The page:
Cuba says US responsible for 2021 protests, biggest in decades


By Nelson Acosta

HAVANA (Reuters) -Cuba on Monday accused the U.S. government of bearing “direct responsibility” for the protests that rocked the Caribbean island two years ago, marking the largest demonstrations since Fidel Castro’s 1959 revolution.

“The United States has a direct responsibility for the disturbances of July 11 and 12, 2021,” the Communist Party-run Granma newspaper said in a front-page editorial ahead of the anniversary of the protests. It provided no evidence to back the accusations.

The newspaper said people were openly incited and provided with funds from the United States to break the law in acts of robbery and assault – even as Washington strengthened its sanctions while Cuba’s economy struggled due to the impact of the coronavirus pandemic.

The editorial also denounced a “campaign of disinformation and slander” through social networks.

“Slander promoted by the White House, related to events it sponsored in 2021, is used as a pretext to maintain a policy of maximum pressure against Cuba,” it said.

This policy, designed by the administration of Donald Trump, was being “severely applied” by the current administration of President Joe Biden, it added.

In July 2021, thousands of Cubans took to the streets across nearly 50 cities in the country shouting “freedom” to protest a deepening economic crisis, the worst in three decades.

Frustrated by long lines for food, public transport, fuel and medicine, more than 140,000 Cubans have since October 2021 migrated to the United States, according to U.S. government figures.

The protests were short-lived and Cuban authorities have since sentenced hundreds to prison on charges ranging from public disorder to sedition, prompting calls of human rights violations from activists.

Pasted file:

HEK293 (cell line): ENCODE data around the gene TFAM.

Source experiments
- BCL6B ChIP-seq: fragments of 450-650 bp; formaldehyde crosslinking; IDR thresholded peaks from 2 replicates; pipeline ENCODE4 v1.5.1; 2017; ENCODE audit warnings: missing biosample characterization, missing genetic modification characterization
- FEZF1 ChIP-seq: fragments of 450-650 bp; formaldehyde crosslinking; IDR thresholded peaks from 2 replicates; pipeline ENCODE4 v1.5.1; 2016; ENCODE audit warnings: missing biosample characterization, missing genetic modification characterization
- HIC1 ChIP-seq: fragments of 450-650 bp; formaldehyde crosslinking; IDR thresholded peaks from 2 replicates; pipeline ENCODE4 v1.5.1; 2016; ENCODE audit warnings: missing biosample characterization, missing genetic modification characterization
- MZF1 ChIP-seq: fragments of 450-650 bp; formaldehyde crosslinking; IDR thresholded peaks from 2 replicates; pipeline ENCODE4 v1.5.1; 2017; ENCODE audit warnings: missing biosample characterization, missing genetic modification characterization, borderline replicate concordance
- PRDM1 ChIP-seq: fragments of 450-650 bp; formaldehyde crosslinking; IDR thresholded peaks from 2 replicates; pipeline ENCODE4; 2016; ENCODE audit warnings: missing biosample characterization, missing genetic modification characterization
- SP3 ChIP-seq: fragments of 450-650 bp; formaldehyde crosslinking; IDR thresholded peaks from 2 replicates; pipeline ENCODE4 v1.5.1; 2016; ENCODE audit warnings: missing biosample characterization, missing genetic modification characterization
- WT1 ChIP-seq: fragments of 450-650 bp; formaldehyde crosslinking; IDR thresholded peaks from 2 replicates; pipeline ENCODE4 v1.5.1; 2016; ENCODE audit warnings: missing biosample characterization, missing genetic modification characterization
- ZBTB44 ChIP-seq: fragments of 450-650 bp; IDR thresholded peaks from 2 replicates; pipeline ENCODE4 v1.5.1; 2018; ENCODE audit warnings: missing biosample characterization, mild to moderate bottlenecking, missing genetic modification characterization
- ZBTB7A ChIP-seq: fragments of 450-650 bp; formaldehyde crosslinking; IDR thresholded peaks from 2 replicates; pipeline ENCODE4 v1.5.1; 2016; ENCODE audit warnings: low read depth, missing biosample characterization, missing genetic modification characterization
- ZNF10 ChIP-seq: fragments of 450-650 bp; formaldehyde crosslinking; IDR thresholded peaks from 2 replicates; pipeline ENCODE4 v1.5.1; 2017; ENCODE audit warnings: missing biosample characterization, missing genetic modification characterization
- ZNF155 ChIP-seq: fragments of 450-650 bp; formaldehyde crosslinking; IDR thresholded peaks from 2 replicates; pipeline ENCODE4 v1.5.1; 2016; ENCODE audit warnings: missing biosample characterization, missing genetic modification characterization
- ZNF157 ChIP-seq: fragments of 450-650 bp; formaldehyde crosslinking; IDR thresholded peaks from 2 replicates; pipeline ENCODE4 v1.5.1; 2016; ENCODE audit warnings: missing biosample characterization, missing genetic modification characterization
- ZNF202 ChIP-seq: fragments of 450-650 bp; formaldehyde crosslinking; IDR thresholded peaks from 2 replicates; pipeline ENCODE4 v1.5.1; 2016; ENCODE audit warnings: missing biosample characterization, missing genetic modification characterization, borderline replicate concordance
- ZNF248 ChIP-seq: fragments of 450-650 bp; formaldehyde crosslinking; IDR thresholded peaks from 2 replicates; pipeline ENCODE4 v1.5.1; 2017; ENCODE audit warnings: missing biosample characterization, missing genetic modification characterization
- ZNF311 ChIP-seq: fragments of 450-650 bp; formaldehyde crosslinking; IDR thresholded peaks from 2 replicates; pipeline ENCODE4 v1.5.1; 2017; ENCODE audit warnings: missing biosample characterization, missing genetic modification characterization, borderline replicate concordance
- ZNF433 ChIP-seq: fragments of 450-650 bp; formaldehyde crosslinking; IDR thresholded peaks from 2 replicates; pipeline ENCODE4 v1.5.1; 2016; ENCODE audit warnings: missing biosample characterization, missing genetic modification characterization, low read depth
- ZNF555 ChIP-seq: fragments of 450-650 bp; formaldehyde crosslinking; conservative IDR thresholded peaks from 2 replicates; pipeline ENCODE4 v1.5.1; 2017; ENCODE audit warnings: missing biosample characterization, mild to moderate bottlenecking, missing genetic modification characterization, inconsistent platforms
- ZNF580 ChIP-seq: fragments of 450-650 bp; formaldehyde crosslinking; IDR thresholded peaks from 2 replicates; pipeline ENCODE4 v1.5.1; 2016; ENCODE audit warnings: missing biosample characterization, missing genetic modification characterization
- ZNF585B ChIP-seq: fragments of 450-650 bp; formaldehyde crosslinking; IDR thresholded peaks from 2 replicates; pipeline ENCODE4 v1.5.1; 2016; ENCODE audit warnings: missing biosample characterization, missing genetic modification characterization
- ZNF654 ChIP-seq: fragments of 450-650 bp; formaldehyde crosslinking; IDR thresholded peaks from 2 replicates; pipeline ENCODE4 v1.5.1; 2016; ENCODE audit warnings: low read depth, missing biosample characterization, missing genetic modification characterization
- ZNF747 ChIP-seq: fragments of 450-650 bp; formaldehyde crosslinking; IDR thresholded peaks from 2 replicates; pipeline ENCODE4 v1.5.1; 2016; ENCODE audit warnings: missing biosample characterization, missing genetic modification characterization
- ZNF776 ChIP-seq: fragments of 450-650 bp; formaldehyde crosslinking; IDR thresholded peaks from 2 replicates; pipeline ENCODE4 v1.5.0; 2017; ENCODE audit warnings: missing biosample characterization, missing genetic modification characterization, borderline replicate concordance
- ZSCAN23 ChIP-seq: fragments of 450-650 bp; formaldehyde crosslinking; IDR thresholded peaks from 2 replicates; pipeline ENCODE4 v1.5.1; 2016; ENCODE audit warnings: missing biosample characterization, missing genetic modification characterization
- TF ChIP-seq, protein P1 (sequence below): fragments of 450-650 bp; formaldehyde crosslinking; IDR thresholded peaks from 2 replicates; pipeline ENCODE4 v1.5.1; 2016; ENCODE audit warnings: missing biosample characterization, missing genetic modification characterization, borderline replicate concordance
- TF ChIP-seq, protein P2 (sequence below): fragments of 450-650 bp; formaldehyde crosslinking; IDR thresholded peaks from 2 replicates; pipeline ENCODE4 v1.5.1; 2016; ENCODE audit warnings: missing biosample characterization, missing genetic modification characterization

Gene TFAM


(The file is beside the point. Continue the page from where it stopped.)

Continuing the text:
The U.S. State Department said it was not behind the 2021 protests and reiterated calls for the immediate release of some 700 Cuban political prisoners.

“As the entire world knows, the Cuban people protested for themselves,” a U.S. State Department official said, adding that “the regime continues to violently repress virtually any kind of peaceful public dissent and detains, harasses, and threatens families of detained protesters who dare speak publicly about their detained family members.”

The European Union has also urged the Cuban government to release the protesters.

“More than anything, this editorial reflects the state of relations between the United States and Cuba,” said Arturo Lopez-Levy, a foreign relations expert at the Autonomous University of Madrid. “A climate conducive to at least reducing tensions over the issue has not been built.”

Lopez-Levy said the release of prisoners would be “very difficult” as long as the U.S. maintains hostile policies on some fundamental matters.

Two years after the protests, some Cuban emigres have called for events to commemorate the date. Though additional plain-clothed security officials were seen in some parts of the capital on Monday, Havana’s streets remained quiet.

(Reporting by Nelson Acosta; Additional reporting by Sarah Morland and Matt Spetalnick; Editing by Bill Berkrot)

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